Protein is the “Holy-Grail” of supplements for a bodybuilder. They religiously love their Protein shakes because of their proven benefits— muscle gains. Protein is used for the production of muscles and is naturally found in the body. Without a good amount of Protein in our bodies, our bodies won’t be able to form structures such as cells, tissues, organs, and muscles. Without consuming Protein from another source, our muscles wouldn’t be able to heal up as quickly and could therefore lead to overtraining your muscle which could lead to injury. Taking a fast-digesting Protein shake, or food, after a workout is optimal because it will immediately begin to heal the torn muscle-fibers. Taking Protein in the form of a shake after a workout is the best choice because the body doesn’t have to digest and break-down a solid and will instead immediately rush the Protein into your muscles. Some say that taking a Protein shake within thirty minutes of finishing a workout is the greatest “window of opportunity” to nurture the muscles, but that’s not the case. As long as you feed your muscles a constant supply of Protein throughout the rest of the day after you workout, your muscles will be sufficiently nurtured and will heal without a problem. The amount of Protein you consume per day should be one gram per pound of bodyweight, but don’t let all of it come from your shakes. Instead, let a large quantity of your Protein come from your meals so as to not overload your body with Protein all at once after you workout. Consuming more than one gram per pound of bodyweight will help speed your healing process. You should max out at 1.5g of Protein per pound of bodyweight so you don’t overdo it. Professional bodybuilders typically max out from 2g-2.5g, and even that’s a stretch.
There are different kinds of Protein shakes you can buy— Whey, Soy, Casein, Egg, Beef, Plant, and blends of all different variations. Whey Protein is by far the most consumed of the bunch because of its low cost and its greatest proven benefits. Whey Protein contains all of the essential and nonessential Amino Acids and has the highest BCAA (Branch Chained Amino Acid) content found in nature. Whey Protein is the best Protein for the promotion of growth, next in line for promotion of growth are Egg, Milk, Casein, Beef, Soy, and Bean. Each variety of Protein has its own proven benefit, but for growth it would be Whey. Taking a fast-digesting Protein after working out is best for immediately fueling your torn muscles, a slow-digesting Protein is best taken before long-term rest for a greater extended release of Protein into your system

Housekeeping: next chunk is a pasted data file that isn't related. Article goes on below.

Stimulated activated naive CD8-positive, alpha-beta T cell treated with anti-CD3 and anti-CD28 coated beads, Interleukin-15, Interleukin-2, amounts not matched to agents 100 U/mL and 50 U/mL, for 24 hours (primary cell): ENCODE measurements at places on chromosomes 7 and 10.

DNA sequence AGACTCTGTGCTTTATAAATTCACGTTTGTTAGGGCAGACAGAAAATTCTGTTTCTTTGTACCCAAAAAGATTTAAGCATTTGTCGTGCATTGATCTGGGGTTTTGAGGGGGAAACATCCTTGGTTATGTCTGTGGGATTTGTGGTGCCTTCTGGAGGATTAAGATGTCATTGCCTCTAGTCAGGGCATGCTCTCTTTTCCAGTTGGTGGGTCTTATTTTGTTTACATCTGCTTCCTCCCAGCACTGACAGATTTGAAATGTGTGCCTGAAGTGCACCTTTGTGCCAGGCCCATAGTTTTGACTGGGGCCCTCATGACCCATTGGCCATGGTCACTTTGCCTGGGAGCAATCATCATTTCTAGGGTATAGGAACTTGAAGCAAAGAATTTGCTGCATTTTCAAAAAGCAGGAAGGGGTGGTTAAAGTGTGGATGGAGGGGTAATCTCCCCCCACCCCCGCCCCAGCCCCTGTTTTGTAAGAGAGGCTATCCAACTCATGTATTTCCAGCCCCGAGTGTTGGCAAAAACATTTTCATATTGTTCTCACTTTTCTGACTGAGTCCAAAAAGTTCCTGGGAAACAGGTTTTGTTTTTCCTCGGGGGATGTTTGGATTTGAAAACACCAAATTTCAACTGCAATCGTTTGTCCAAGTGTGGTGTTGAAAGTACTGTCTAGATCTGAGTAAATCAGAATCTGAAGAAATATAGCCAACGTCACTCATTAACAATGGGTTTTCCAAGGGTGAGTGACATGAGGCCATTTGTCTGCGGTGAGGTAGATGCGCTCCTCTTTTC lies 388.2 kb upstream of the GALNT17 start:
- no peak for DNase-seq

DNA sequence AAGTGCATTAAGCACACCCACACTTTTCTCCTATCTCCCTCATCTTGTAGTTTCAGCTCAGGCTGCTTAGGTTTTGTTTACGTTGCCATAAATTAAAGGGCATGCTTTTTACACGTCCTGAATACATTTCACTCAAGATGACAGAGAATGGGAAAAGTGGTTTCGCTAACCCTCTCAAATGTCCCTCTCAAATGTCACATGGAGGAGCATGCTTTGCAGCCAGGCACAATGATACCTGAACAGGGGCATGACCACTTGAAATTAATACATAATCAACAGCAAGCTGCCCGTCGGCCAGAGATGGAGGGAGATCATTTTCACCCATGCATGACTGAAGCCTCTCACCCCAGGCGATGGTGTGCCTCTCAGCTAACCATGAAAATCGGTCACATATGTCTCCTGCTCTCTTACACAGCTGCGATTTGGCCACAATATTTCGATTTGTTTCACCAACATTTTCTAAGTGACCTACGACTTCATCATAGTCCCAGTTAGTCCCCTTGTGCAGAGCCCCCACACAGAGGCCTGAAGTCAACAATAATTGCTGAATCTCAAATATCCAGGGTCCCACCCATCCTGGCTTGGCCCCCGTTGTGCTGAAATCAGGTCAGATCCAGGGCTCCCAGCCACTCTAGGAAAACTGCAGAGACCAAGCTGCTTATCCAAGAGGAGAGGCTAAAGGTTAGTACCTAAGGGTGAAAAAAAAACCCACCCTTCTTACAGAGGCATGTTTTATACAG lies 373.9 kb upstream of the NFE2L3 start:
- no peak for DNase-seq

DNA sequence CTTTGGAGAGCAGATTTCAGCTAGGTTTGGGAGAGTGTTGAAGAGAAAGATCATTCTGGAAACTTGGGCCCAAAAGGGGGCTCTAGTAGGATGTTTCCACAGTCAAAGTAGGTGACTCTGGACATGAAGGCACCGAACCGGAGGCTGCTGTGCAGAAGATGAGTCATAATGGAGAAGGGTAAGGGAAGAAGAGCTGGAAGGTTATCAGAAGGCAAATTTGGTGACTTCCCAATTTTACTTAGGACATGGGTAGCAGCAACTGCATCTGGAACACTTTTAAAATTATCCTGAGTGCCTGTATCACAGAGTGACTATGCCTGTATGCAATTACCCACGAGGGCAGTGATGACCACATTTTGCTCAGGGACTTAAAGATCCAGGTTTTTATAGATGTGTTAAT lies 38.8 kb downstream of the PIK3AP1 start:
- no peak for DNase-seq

Rest typically translates into sleep or rest-days. Sleep helps makes you stronger in that it allows for the muscles that have broken down to heal and recover without having to do any work as if you’d be awake. It is during sleep that your Growth Hormones are at their highest. Intense training challenges the Cardiovascular System to have to compensate for the work you want to have be completed. The body must rest in order for it to regenerate and grow stronger. Without proper recovery time, you will not only reach a performance plateau, but will also run the risk of injury from not allowing proper muscle recovery. Getting in your minimum of eight hours of sleep is absolutely essential to growing muscle and taking a few rest days every week will ensure you aren’t overworking your body. Rest combined with a slow-digesting Protein will be the “dynamic-duo” for healing your muscles. Taking a rest-day is always a good thing to do so you don’t have your muscles working non-stop.
Nutrition, Exercise, Supplementation, and Rest are all the crucial components when looking to grow. Doing all of them on a consistent basis will guarantee you a shot at success in muscle growth— alongside with persistence, determination, and perseverance. Putting in hard work in the gym along with eating right are at the top of your priority list alongside with rest. Supplements on the other hand, aren’t vital. Choose a workout plan that fits your training style and make a meal plan that will fit your macros while not draining your wallet. If a supplement costs too much money and will not necessarily give you your money’s worth, leave it alone. Some supplements may give a placebo effect so don’t waste your money. Be sure to rest and drink plenty of water.
Questions, comments, concerns?
Home run :good:
It takes time to grow If you do not take time out to read this you will not take time out to hit it hard to grow Commitment starts. Here
Thank you for taking your time to write this it is great
Very helpful :good:
Phenomenal editing by the way 🙂
So question. If Cardio is a must in order to burn off all the excess calories, should cardio be done at the end of the workout, so to “burn off all the remaining calories from your workout? I was just wondering because I usually hear everyone say do cardio before your workout.
Me. I. Do cardio last after my workout. Yes you are correct to burn the remaining calories
Hey it works for m